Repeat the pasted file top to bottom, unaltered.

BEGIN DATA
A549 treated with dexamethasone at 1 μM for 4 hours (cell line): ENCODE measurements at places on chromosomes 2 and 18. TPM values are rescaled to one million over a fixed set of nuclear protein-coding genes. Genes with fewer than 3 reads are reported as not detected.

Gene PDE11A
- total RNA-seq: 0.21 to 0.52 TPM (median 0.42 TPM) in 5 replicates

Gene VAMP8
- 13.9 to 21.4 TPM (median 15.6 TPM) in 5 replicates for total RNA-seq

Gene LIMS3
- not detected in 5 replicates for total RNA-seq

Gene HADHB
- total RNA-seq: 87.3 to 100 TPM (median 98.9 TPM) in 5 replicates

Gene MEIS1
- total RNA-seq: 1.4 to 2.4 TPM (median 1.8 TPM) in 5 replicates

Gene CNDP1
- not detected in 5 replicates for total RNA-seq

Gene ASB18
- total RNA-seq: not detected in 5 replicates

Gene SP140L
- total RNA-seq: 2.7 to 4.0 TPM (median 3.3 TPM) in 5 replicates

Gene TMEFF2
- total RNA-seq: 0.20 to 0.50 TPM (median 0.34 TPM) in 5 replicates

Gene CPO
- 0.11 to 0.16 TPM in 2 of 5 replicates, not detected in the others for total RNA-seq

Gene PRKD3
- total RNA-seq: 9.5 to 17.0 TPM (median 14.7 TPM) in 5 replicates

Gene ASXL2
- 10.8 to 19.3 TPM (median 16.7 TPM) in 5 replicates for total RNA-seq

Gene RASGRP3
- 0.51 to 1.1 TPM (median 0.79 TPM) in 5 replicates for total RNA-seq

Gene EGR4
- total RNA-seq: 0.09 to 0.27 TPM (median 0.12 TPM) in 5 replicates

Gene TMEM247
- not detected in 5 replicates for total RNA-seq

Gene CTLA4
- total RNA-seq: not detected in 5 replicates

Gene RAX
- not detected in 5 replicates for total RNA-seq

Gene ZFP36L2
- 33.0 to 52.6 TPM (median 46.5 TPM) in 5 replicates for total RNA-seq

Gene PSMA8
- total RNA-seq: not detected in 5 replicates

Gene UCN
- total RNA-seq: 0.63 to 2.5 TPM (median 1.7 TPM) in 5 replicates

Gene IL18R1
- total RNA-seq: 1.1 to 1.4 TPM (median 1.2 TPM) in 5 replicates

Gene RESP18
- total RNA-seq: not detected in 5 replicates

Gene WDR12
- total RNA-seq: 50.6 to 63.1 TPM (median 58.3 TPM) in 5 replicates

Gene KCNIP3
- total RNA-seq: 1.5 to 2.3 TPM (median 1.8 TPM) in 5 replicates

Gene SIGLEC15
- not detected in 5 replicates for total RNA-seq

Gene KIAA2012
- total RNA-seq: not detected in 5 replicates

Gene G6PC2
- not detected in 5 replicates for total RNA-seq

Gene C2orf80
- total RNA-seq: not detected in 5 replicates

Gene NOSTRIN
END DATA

A549 treated with dexamethasone at 1 μM for 4 hours (cell line): ENCODE measurements at places on chromosomes 2 and 18. TPM values are rescaled to one million over a fixed set of nuclear protein-coding genes. Genes with fewer than 3 reads are reported as not detected.

Gene PDE11A
- total RNA-seq: 0.21 to 0.52 TPM (median 0.42 TPM) in 5 replicates

Gene VAMP8
- 13.9 to 21.4 TPM (median 15.6 TPM) in 5 replicates for total RNA-seq

Gene LIMS3
- not detected in 5 replicates for total RNA-seq

Gene HADHB
- total RNA-seq: 87.3 to 100 TPM (median 98.9 TPM) in 5 replicates

Gene MEIS1
- total RNA-seq: 1.4 to 2.4 TPM (median 1.8 TPM) in 5 replicates

Gene CNDP1
- not detected in 5 replicates for total RNA-seq

Gene ASB18
- total RNA-seq: not detected in 5 replicates

Gene SP140L
- total RNA-seq: 2.7 to 4.0 TPM (median 3.3 TPM) in 5 replicates

Gene TMEFF2
- total RNA-seq: 0.20 to 0.50 TPM (median 0.34 TPM) in 5 replicates

Gene CPO
- 0.11 to 0.16 TPM in 2 of 5 replicates, not detected in the others for total RNA-seq

Gene PRKD3
- total RNA-seq: 9.5 to 17.0 TPM (median 14.7 TPM) in 5 replicates

Gene ASXL2
- 10.8 to 19.3 TPM (median 16.7 TPM) in 5 replicates for total RNA-seq

Gene RASGRP3
- 0.51 to 1.1 TPM (median 0.79 TPM) in 5 replicates for total RNA-seq

Gene EGR4
- total RNA-seq: 0.09 to 0.27 TPM (median 0.12 TPM) in 5 replicates

Gene TMEM247
- not detected in 5 replicates for total RNA-seq

Gene CTLA4
- total RNA-seq: not detected in 5 replicates

Gene RAX
- not detected in 5 replicates for total RNA-seq

Gene ZFP36L2
- 33.0 to 52.6 TPM (median 46.5 TPM) in 5 replicates for total RNA-seq

Gene PSMA8
- total RNA-seq: not detected in 5 replicates

Gene UCN
- total RNA-seq: 0.63 to 2.5 TPM (median 1.7 TPM) in 5 replicates

Gene IL18R1
- total RNA-seq: 1.1 to 1.4 TPM (median 1.2 TPM) in 5 replicates

Gene RESP18
- total RNA-seq: not detected in 5 replicates

Gene WDR12
- total RNA-seq: 50.6 to 63.1 TPM (median 58.3 TPM) in 5 replicates

Gene KCNIP3
- total RNA-seq: 1.5 to 2.3 TPM (median 1.8 TPM) in 5 replicates

Gene SIGLEC15
- not detected in 5 replicates for total RNA-seq

Gene KIAA2012
- total RNA-seq: not detected in 5 replicates

Gene G6PC2
- not detected in 5 replicates for total RNA-seq

Gene C2orf80
- total RNA-seq: not detected in 5 replicates

Gene NOSTRIN